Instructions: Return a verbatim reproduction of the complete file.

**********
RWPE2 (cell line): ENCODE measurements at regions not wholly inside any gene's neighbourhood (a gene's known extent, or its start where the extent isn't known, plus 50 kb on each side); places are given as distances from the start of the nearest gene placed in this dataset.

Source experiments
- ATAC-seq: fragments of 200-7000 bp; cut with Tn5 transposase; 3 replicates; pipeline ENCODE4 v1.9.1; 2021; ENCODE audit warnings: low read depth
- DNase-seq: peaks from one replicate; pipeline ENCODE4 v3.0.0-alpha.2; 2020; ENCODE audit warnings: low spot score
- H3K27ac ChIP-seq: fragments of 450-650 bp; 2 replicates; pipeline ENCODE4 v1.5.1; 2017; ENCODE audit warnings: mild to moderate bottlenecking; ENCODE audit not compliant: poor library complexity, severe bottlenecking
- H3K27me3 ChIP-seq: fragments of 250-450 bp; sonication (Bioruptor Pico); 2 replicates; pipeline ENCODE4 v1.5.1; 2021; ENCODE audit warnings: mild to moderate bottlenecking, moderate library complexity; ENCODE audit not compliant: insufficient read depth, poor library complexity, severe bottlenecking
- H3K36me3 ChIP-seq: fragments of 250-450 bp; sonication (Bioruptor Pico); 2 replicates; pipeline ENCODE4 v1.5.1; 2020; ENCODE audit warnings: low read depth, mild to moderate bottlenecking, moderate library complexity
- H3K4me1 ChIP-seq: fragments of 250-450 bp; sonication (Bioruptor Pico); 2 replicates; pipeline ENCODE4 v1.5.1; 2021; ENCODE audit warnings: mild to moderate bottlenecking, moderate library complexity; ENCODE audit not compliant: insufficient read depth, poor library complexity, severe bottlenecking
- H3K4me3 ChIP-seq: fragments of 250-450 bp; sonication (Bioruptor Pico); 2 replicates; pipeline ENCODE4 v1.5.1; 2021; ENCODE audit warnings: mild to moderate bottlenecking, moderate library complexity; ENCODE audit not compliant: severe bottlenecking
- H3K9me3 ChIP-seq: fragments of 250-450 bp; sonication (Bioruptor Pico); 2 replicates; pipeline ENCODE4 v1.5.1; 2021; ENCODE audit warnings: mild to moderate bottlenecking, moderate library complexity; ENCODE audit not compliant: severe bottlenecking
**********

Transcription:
RWPE2 (cell line): ENCODE measurements at regions not wholly inside any gene's neighbourhood (a gene's known extent, or its start where the extent isn't known, plus 50 kb on each side); places are given as distances from the start of the nearest gene placed in this dataset.

Source experiments
- ATAC-seq: fragments of 200-7000 bp; cut with Tn5 transposase; 3 replicates; pipeline ENCODE4 v1.9.1; 2021; ENCODE audit warnings: low read depth
- DNase-seq: peaks from one replicate; pipeline ENCODE4 v3.0.0-alpha.2; 2020; ENCODE audit warnings: low spot score
- H3K27ac ChIP-seq: fragments of 450-650 bp; 2 replicates; pipeline ENCODE4 v1.5.1; 2017; ENCODE audit warnings: mild to moderate bottlenecking; ENCODE audit not compliant: poor library complexity, severe bottlenecking
- H3K27me3 ChIP-seq: fragments of 250-450 bp; sonication (Bioruptor Pico); 2 replicates; pipeline ENCODE4 v1.5.1; 2021; ENCODE audit warnings: mild to moderate bottlenecking, moderate library complexity; ENCODE audit not compliant: insufficient read depth, poor library complexity, severe bottlenecking
- H3K36me3 ChIP-seq: fragments of 250-450 bp; sonication (Bioruptor Pico); 2 replicates; pipeline ENCODE4 v1.5.1; 2020; ENCODE audit warnings: low read depth, mild to moderate bottlenecking, moderate library complexity
- H3K4me1 ChIP-seq: fragments of 250-450 bp; sonication (Bioruptor Pico); 2 replicates; pipeline ENCODE4 v1.5.1; 2021; ENCODE audit warnings: mild to moderate bottlenecking, moderate library complexity; ENCODE audit not compliant: insufficient read depth, poor library complexity, severe bottlenecking
- H3K4me3 ChIP-seq: fragments of 250-450 bp; sonication (Bioruptor Pico); 2 replicates; pipeline ENCODE4 v1.5.1; 2021; ENCODE audit warnings: mild to moderate bottlenecking, moderate library complexity; ENCODE audit not compliant: severe bottlenecking
- H3K9me3 ChIP-seq: fragments of 250-450 bp; sonication (Bioruptor Pico); 2 replicates; pipeline ENCODE4 v1.5.1; 2021; ENCODE audit warnings: mild to moderate bottlenecking, moderate library complexity; ENCODE audit not compliant: severe bottlenecking